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Congress addresses ADA nuisance suits in bill, but prospects dim

Congress addresses ADA nuisance suits in bill, but prospects dim

A bill that passed the U.S. House of Representatives earlier this month addresses businesses’ vulnerability to the numerous so-called “drive-by” lawsuits filed by plaintiffs charging violations of Title III of the Americans with Disabilities Act, which are often based on minor architectural issues.

But the Senate’s passage of H.R. 620, The ADA Education and Reform Act of 2017, is doubtful. And assuming it is passed by the Senate and enacted into law, at least a portion of this litigation will move to state courts.

Experts say the bill’s passage by the House is nevertheless a promising sign.

The ADA’s Title III prohibits discrimination on the basis of disability in public accommodations including restaurants, movie theaters, schools and recreational facilities.

Businesses are required to remove architectural barriers in existing buildings and make sure newly built or altered facilities are constructed to be accessible to individuals with disabilities.

Among the bill’s requirements is that before filing litigation in federal court, “the aggrieved person” must send a written notice on the alleged architectural barrier and give the property’s owners 60 days to provide a written response outlining planned improvements.

Defense attorneys say multiple lawsuits are often filed by the same firms, with the same named plaintiffs, with the intent of encouraging businesses to readily settle for attorneys fees because it would be less expensive than facing further litigation.

“The problem with these cases is there’s been a small, but powerful, segment of plaintiff lawyers who have decided to file case after case using the same plaintiff, alleging mostly a minor failure to fully accommodate in accordance with the ADA standards,” said Todd A. Bromberg, a partner with Wiley Rein L.L.P. in Washington.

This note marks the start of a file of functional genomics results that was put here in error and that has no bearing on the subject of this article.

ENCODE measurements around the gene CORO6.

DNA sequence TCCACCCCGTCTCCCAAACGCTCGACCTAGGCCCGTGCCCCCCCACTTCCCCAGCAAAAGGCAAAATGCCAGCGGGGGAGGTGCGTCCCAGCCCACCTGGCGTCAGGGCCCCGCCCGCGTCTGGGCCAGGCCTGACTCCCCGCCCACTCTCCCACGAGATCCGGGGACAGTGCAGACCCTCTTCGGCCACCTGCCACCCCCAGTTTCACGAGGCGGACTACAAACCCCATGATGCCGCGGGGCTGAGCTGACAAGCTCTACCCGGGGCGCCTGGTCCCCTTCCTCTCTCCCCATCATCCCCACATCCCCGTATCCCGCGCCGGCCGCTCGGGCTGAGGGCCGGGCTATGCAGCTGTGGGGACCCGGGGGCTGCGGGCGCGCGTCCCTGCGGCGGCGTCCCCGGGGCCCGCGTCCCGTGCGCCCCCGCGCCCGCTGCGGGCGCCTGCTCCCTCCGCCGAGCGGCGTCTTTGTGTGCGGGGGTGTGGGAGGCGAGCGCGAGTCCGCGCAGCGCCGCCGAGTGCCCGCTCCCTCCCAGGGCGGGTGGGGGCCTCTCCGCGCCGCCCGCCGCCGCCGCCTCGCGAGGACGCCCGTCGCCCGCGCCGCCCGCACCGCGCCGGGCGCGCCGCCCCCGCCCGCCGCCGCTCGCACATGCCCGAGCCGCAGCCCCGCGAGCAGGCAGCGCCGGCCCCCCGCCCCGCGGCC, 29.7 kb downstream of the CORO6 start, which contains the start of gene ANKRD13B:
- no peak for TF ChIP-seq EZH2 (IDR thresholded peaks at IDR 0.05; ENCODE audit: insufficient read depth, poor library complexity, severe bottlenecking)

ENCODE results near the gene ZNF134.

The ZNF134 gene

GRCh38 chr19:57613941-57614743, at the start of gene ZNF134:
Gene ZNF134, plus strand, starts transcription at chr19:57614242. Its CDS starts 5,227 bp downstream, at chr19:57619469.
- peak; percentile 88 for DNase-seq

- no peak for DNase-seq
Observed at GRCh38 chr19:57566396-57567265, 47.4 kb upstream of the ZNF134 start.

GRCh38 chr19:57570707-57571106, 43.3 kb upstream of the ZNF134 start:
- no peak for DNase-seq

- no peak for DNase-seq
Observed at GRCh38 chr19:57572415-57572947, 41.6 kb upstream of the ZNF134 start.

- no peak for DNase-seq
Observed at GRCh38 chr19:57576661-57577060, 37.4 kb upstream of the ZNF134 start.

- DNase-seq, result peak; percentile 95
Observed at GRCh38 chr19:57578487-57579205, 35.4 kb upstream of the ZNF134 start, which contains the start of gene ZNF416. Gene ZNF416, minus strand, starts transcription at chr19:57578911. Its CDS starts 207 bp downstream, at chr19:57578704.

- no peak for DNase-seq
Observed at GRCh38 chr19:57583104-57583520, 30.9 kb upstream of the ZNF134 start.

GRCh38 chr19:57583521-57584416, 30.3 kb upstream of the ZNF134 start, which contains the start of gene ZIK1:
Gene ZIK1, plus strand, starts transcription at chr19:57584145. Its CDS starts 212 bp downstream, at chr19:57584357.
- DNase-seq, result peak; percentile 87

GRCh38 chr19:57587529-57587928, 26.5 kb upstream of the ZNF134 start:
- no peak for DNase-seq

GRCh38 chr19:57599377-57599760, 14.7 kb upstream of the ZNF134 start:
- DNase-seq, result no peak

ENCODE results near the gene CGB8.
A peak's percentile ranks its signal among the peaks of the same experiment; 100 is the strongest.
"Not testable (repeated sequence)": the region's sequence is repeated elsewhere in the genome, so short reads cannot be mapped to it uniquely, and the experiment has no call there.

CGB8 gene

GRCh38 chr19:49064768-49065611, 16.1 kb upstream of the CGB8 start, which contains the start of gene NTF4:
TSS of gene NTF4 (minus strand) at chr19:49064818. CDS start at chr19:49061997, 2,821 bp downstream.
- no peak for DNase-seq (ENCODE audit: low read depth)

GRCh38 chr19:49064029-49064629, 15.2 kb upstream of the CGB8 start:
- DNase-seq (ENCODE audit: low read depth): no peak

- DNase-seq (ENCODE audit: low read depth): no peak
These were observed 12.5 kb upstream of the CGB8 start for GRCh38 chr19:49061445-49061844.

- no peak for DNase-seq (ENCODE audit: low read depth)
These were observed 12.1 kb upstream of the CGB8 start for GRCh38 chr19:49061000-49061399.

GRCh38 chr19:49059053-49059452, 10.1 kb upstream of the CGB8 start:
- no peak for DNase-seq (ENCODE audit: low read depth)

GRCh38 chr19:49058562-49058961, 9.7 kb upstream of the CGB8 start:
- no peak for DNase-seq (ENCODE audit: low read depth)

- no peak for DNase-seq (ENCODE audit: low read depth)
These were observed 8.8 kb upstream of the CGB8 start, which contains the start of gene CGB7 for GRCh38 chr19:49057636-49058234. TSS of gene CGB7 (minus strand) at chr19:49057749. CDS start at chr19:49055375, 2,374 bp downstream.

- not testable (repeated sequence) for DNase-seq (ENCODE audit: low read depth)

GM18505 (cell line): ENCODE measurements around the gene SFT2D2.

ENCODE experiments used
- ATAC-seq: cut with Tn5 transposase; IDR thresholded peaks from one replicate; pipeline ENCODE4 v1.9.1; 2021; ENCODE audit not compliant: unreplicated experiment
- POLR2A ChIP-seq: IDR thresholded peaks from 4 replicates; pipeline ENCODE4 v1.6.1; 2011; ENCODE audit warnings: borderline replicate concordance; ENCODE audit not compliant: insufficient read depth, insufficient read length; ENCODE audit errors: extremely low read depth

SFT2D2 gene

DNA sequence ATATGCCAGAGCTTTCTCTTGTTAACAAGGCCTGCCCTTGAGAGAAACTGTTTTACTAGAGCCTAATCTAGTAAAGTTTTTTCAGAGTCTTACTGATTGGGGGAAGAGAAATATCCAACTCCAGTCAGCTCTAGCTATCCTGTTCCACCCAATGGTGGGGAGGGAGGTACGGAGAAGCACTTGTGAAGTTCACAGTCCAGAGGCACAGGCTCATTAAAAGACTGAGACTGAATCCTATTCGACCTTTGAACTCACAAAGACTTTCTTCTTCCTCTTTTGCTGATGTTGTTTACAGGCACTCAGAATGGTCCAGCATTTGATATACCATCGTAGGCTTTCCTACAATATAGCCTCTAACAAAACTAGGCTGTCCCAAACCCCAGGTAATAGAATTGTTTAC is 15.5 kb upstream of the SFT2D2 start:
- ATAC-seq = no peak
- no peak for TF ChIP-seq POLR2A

Many of Title III’s requirements “are very specific,” such as calling for the correct height of toilet paper or hand towel dispensers, said Mark T. Phillis, a shareholder with Littler Mendelson P.C. in Pittsburgh.

These lawsuits often focus on such minutiae, say experts. “It’s a volume business,” said Dana J. Finberg, a partner with Arent Fox L.L.P. in San Francisco.

“The truth of the matter is, these lawsuits are by and large cynical money grabs, where you’ve got plaintiff lawyers finding a willing person to put a name on a case and target businesses they have no intent of patronizing” in an effort not to obtain injunctive relief to make the disabled’s lives better, but to attract settlement money as businesses seek “to make the cases go away quietly,” he said.

The bill, which was intended to provide relief for businesses from these nuisance suits, is “something that’s been a long time in the making on the federal level,” said Kristina M. Launey, a partner with Seyfarth Shaw L.L.P. in Sacramento, California.

“Over the years, we’ve seen various attempts at reform that just haven’t gone anywhere, so I think it’s encouraging for businesses to see the Congress is doing something to try to provide” them with some relief, she said.